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L.A. Wins Pregnancy Benefits; Justice Charges R.I. With Sex Bias

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Wives of employees of the Los Angeles Unified School District have won the right to receive pregnancy benefits.

And on the opposite coast, the state of Rhode Island has come under fire from the U.S. Justice Department for sex discrimination under the 1978 Pregnancy Discrimination Act.

In the Los Angeles case, the U.S. Court of Appeals for the Ninth Circuit ruled last month that federal law requires that employers provide medical benefits for "pregnancy-related conditions" of employees' spouses "at the same level as coverage is provided to spouses generally."

The ruling, which is retroactive, was made under the Pregnancy Discrimination Act--an amendment to Title VII of the 1964 Civil Rights Act, which prohibits discrimination on the basis of race, sex, religion, and national origin. The district does not plan an appeal.

The cost to the district of the added benefits cannot be calculated until the school board decides whether the benefits will be retroactive to December 1981 or to March 1982, according to Patrick Spencer, the district's public-information officer.

The suit--United Teachers-Los Angeles v. Board of Education--was brought in 1981 by the union on behalf of the families of district teachers, but covers all employees.

Lawyers in the case say a recent U.S. Supreme Court decision striking down a similar health plan for Virginia shipyard workers that offered more benefits to male employees and their wives than to female employees and their husbands paved the way for the Los Angeles decision.

Different Treatment

In a related development, the Justice Department has filed suit against the state of Rhode Island and its Department of Employment Security, charging that women employees with pregnancy- and childbirth-related disabilities have been treated differently than employees with other disabilities in violation of the Pregnancy Discrimination Act.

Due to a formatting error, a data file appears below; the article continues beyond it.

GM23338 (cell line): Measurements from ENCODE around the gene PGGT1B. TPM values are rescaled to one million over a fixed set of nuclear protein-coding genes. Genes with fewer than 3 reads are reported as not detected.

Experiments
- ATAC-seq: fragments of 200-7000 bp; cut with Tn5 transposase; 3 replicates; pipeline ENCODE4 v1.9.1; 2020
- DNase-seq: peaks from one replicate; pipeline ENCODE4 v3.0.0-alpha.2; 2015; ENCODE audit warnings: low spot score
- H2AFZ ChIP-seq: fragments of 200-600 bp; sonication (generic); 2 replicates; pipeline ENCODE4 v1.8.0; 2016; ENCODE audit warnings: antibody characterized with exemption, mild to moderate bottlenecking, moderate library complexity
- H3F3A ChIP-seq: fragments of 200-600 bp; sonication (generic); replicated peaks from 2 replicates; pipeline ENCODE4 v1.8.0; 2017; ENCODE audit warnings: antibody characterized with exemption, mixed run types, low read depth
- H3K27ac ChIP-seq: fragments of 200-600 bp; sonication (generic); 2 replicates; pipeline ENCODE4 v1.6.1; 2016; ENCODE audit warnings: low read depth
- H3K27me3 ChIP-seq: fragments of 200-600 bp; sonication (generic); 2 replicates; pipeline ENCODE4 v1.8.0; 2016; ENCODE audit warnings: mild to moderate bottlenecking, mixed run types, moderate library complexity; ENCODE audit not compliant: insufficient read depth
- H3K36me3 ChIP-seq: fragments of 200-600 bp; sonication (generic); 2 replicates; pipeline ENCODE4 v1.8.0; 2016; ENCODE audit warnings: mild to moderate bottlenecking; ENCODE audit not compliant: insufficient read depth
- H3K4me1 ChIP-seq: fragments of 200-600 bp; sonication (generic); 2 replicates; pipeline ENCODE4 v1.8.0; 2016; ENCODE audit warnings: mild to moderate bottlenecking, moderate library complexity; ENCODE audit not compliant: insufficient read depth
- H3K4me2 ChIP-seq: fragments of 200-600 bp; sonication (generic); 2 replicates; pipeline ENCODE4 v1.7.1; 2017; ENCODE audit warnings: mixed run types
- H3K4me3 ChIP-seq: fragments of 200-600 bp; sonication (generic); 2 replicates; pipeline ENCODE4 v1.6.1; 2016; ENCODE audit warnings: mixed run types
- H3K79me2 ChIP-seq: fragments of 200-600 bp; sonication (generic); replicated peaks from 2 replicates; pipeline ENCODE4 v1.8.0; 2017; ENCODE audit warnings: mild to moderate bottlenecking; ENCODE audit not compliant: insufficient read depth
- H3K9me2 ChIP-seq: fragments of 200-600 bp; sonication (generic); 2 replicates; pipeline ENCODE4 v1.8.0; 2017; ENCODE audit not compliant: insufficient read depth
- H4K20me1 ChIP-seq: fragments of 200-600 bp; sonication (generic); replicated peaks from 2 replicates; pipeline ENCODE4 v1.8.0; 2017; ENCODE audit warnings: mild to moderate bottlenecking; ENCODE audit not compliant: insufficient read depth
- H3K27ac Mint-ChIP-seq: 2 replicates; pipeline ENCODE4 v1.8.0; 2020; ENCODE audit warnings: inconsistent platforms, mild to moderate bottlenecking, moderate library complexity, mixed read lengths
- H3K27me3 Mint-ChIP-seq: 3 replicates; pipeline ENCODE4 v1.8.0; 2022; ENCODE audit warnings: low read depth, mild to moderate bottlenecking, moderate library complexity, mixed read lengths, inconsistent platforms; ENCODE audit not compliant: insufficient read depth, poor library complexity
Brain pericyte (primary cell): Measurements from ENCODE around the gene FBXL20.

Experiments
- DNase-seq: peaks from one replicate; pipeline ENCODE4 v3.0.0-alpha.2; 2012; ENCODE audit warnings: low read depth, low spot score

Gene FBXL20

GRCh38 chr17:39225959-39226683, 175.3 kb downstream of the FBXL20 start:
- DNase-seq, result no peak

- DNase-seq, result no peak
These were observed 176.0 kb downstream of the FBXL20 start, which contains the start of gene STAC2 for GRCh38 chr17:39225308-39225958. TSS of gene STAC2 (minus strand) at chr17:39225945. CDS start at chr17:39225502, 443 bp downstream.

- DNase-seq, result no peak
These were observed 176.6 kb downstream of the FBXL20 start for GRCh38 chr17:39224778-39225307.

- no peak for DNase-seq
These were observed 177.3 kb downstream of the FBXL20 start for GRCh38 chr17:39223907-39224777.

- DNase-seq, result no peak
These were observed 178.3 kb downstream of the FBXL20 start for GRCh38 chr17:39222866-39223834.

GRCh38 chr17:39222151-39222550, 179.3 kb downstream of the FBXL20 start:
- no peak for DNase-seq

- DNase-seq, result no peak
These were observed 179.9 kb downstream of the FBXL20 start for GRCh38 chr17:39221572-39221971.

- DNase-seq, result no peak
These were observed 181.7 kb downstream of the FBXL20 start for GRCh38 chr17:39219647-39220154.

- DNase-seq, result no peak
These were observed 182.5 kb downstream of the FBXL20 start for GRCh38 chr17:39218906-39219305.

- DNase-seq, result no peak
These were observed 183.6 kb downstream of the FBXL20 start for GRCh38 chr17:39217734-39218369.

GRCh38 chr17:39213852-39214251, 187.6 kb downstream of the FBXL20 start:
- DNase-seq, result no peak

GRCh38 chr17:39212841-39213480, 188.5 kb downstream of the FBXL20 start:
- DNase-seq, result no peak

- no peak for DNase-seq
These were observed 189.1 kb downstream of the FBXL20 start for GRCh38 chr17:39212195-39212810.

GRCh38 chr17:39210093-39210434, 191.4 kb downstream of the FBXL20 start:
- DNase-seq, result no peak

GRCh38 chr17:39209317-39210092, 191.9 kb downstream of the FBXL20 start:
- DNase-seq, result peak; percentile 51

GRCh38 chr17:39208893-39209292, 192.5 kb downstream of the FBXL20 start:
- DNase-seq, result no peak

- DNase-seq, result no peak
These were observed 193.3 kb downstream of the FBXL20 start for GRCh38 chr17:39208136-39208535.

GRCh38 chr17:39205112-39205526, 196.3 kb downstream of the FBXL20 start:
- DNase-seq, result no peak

This suit marks the second time the Justice Department has made such charges, according to John Wilson, a spokesman for the agency. In a suit filed last April against the Buffalo (N.Y.) School District and several labor unions, the Justice Department charged that school-board policies deny "sick-leave bank" coverage to pregnant employees and longterm disability insurance to employees disabled by childbirth, thus offering male employees more comprehensive coverage and subjecting women employees to "terms and conditions of employment not imposed on men." (See Education Week, April 13, 1983).

That suit--U.S. v. Buffalo Board of Education--is still in the pretrial stage but should be resolved within the next few weeks, according to Aubrey McCutchon, the district's lawyer.

Limited Benefits

In the Rhode Island suit, filed in Providence Sept. 6, the Justice Department charged the Rhode Island Department of Employment Security, the department's director, Mary C. Hackett, and the state of Rhode Island, with limiting benefits under a state-administered temporary disability-insurance program to a fixed-dollar amount for disabilities caused by pregnancy and childbirth. Such limits are not imposed on disabilities caused by other medical conditions, according to the federal agency.

The suit also charges that the insurance program does not provide a waiting-period credit for temporary disabilities caused by pregnancy and childbirth, while giving such a credit for all other disabilities. The policy thus provides male employees with more comprehensive coverage than female employees, the Justice Department states.

The suit, U.S. v. Rhode Island, seeks retroactive benefits for as many as 9,000 eligible women who were allegedly discriminated against from April 29, 1979 to Aug. 1, 1981, when state legislation eliminating the alleged discriminatory provisions took effect, according to Justice Department officials.

(The U.S. Equal Employment Opportunity Commission had previously concluded, based on a charge filed in 1980, that the state department had discriminated against women by denying them equal benefits, but was unsuccessful in its attempt to reach a voluntary resolution of the charge.)

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